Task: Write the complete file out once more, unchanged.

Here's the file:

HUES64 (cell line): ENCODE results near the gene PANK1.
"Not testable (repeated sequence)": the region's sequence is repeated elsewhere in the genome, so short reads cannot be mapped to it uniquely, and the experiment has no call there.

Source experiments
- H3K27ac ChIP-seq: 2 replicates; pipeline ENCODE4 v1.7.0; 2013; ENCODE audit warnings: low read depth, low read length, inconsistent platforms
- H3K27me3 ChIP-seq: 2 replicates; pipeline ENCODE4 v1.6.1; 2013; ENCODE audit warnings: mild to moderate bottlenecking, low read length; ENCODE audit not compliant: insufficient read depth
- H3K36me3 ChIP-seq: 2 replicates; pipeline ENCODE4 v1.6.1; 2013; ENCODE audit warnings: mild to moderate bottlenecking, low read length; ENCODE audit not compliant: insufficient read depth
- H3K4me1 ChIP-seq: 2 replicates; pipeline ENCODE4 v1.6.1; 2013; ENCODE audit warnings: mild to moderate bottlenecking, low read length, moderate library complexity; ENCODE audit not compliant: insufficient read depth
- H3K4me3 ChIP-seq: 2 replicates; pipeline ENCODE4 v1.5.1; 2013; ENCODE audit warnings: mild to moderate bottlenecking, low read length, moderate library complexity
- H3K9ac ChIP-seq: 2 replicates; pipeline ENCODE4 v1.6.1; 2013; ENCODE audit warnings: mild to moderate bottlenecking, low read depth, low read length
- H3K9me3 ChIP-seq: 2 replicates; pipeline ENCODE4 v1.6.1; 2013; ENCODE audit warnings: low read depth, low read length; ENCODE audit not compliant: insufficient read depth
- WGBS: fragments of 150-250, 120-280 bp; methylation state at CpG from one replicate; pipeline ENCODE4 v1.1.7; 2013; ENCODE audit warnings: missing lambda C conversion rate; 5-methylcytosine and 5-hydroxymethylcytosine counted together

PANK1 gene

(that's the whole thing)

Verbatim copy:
HUES64 (cell line): ENCODE results near the gene PANK1.
"Not testable (repeated sequence)": the region's sequence is repeated elsewhere in the genome, so short reads cannot be mapped to it uniquely, and the experiment has no call there.

Source experiments
- H3K27ac ChIP-seq: 2 replicates; pipeline ENCODE4 v1.7.0; 2013; ENCODE audit warnings: low read depth, low read length, inconsistent platforms
- H3K27me3 ChIP-seq: 2 replicates; pipeline ENCODE4 v1.6.1; 2013; ENCODE audit warnings: mild to moderate bottlenecking, low read length; ENCODE audit not compliant: insufficient read depth
- H3K36me3 ChIP-seq: 2 replicates; pipeline ENCODE4 v1.6.1; 2013; ENCODE audit warnings: mild to moderate bottlenecking, low read length; ENCODE audit not compliant: insufficient read depth
- H3K4me1 ChIP-seq: 2 replicates; pipeline ENCODE4 v1.6.1; 2013; ENCODE audit warnings: mild to moderate bottlenecking, low read length, moderate library complexity; ENCODE audit not compliant: insufficient read depth
- H3K4me3 ChIP-seq: 2 replicates; pipeline ENCODE4 v1.5.1; 2013; ENCODE audit warnings: mild to moderate bottlenecking, low read length, moderate library complexity
- H3K9ac ChIP-seq: 2 replicates; pipeline ENCODE4 v1.6.1; 2013; ENCODE audit warnings: mild to moderate bottlenecking, low read depth, low read length
- H3K9me3 ChIP-seq: 2 replicates; pipeline ENCODE4 v1.6.1; 2013; ENCODE audit warnings: low read depth, low read length; ENCODE audit not compliant: insufficient read depth
- WGBS: fragments of 150-250, 120-280 bp; methylation state at CpG from one replicate; pipeline ENCODE4 v1.1.7; 2013; ENCODE audit warnings: missing lambda C conversion rate; 5-methylcytosine and 5-hydroxymethylcytosine counted together

PANK1 gene